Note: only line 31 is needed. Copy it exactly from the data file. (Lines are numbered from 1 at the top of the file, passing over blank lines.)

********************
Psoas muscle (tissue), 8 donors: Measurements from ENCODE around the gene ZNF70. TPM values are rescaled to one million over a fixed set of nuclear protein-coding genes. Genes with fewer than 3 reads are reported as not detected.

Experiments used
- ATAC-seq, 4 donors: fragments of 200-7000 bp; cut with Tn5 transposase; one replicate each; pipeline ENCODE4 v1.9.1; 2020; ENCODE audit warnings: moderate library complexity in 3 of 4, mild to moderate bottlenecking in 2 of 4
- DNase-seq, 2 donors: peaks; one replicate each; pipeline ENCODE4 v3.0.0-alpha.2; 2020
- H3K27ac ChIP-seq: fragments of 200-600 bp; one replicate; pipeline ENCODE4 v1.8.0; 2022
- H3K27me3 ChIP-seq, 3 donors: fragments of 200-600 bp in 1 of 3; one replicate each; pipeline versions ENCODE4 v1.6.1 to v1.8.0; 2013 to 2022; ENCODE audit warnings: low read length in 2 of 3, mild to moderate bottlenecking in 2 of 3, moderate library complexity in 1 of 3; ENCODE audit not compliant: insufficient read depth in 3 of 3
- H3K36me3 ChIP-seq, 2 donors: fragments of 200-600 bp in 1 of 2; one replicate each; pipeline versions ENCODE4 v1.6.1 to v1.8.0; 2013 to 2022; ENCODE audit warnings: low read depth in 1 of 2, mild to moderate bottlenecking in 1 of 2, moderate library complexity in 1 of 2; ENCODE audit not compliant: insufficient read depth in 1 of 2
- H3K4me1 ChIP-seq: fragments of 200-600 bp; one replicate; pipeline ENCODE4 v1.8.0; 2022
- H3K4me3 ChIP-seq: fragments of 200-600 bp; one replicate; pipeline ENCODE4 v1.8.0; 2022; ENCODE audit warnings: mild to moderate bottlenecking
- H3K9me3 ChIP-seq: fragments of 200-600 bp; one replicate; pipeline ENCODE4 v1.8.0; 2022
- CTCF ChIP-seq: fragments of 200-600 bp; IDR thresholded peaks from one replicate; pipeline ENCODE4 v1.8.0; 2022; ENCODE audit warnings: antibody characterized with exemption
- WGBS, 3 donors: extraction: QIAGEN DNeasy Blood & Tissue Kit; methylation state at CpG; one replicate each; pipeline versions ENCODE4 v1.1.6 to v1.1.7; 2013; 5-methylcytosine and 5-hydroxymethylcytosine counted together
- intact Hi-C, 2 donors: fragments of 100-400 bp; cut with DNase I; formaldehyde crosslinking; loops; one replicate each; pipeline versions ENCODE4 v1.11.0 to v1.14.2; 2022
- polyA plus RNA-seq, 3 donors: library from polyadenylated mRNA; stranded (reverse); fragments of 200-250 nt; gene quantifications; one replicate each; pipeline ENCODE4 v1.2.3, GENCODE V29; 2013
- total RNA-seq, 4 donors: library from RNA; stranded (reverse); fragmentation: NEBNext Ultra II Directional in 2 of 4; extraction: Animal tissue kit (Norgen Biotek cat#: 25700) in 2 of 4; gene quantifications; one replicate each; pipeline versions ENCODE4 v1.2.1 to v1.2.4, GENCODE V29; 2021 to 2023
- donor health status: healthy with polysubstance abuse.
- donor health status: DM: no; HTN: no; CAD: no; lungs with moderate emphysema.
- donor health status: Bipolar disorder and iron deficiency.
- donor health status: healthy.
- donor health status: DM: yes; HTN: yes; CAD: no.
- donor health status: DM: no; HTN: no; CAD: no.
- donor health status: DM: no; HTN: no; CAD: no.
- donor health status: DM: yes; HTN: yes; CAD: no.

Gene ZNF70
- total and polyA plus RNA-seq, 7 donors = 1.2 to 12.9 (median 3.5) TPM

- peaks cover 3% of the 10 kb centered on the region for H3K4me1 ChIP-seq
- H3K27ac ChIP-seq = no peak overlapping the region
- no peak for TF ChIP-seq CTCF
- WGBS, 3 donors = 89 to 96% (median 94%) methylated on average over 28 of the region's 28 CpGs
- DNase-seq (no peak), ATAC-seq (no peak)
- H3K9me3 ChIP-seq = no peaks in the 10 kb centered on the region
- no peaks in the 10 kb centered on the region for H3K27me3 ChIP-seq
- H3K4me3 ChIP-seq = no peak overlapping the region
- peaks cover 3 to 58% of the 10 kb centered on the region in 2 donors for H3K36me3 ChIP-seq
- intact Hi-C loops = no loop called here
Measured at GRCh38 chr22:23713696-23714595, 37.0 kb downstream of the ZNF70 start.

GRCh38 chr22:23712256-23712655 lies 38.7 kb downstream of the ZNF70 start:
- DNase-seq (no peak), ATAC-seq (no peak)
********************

- H3K9me3 ChIP-seq = no peaks in the 10 kb centered on the region